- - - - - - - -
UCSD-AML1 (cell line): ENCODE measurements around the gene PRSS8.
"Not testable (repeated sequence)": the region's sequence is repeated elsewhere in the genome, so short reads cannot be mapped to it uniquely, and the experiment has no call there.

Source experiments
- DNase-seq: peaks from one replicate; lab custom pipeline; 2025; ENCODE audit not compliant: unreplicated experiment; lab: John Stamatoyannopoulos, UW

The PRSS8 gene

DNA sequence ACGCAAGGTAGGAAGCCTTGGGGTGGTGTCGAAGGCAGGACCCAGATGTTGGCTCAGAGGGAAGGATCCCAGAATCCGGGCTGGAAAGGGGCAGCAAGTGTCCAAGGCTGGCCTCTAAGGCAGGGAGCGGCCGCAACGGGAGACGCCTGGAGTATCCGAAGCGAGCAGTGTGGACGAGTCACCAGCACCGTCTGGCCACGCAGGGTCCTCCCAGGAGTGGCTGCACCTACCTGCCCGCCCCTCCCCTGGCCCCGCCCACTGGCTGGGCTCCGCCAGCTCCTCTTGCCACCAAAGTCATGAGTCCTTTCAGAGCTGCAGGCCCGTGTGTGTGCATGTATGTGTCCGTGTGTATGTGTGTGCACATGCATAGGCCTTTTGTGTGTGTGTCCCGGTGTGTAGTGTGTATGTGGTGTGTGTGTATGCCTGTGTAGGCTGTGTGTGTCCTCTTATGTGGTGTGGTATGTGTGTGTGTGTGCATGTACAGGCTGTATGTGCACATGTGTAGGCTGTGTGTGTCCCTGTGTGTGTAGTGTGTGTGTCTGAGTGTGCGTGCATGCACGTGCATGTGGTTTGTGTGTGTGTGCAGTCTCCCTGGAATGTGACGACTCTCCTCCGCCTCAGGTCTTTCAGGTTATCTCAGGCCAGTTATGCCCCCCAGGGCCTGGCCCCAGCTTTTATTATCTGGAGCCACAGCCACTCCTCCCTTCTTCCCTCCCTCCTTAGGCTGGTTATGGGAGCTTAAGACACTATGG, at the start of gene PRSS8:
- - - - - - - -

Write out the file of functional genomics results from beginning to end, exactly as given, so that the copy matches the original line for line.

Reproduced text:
UCSD-AML1 (cell line): ENCODE measurements around the gene PRSS8.
"Not testable (repeated sequence)": the region's sequence is repeated elsewhere in the genome, so short reads cannot be mapped to it uniquely, and the experiment has no call there.

Source experiments
- DNase-seq: peaks from one replicate; lab custom pipeline; 2025; ENCODE audit not compliant: unreplicated experiment; lab: John Stamatoyannopoulos, UW

The PRSS8 gene

DNA sequence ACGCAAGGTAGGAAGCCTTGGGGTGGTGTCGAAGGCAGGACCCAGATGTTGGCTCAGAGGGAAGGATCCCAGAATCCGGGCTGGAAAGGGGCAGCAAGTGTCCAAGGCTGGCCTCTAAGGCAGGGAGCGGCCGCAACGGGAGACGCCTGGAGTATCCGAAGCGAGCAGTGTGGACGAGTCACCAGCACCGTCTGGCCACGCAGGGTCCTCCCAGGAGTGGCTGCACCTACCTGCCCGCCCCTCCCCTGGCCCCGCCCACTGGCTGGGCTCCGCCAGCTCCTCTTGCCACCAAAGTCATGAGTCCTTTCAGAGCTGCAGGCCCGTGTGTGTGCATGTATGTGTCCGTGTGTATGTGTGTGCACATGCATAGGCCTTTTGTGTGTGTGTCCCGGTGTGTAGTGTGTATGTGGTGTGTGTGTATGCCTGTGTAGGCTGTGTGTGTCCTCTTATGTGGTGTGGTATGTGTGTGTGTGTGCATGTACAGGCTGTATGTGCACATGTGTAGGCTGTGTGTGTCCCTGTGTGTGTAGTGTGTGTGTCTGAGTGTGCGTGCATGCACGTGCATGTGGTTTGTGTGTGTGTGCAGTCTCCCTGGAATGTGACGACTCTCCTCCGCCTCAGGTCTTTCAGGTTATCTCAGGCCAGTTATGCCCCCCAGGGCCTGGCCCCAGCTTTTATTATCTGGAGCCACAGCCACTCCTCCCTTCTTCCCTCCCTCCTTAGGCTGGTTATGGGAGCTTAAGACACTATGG, at the start of gene PRSS8: